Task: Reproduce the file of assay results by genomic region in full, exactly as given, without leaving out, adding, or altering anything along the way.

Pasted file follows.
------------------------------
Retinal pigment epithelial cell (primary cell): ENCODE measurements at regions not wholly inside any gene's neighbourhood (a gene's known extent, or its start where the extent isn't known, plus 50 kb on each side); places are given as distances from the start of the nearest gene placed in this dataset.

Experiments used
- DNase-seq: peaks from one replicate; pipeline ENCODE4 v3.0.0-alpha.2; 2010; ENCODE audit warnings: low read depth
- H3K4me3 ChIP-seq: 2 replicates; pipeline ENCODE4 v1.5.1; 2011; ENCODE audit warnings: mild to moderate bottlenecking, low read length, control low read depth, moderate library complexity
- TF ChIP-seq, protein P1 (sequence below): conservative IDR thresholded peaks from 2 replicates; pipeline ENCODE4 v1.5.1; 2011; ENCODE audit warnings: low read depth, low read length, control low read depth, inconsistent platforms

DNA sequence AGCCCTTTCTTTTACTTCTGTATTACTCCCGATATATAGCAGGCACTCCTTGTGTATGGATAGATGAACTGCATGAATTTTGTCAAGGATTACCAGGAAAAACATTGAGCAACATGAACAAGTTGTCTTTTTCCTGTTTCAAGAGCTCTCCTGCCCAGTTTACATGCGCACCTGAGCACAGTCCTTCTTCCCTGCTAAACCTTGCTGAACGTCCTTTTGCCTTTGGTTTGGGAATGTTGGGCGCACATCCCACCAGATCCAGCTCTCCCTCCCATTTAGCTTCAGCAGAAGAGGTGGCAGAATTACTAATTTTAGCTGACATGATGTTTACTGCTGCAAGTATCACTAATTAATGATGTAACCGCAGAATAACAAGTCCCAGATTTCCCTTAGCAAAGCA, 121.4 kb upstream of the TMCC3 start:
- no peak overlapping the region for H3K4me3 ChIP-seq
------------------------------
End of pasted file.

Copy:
Retinal pigment epithelial cell (primary cell): ENCODE measurements at regions not wholly inside any gene's neighbourhood (a gene's known extent, or its start where the extent isn't known, plus 50 kb on each side); places are given as distances from the start of the nearest gene placed in this dataset.

Experiments used
- DNase-seq: peaks from one replicate; pipeline ENCODE4 v3.0.0-alpha.2; 2010; ENCODE audit warnings: low read depth
- H3K4me3 ChIP-seq: 2 replicates; pipeline ENCODE4 v1.5.1; 2011; ENCODE audit warnings: mild to moderate bottlenecking, low read length, control low read depth, moderate library complexity
- TF ChIP-seq, protein P1 (sequence below): conservative IDR thresholded peaks from 2 replicates; pipeline ENCODE4 v1.5.1; 2011; ENCODE audit warnings: low read depth, low read length, control low read depth, inconsistent platforms

DNA sequence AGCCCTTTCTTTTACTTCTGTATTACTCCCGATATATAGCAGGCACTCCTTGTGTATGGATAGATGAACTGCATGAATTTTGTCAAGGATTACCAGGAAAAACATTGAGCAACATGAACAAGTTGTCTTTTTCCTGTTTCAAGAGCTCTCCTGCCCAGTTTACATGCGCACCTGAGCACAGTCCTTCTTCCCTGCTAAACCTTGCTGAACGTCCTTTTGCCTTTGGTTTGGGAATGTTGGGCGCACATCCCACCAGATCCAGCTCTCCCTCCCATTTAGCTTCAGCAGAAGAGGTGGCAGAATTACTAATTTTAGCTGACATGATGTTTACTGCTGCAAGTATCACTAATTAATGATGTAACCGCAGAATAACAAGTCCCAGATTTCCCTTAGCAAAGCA, 121.4 kb upstream of the TMCC3 start:
- no peak overlapping the region for H3K4me3 ChIP-seq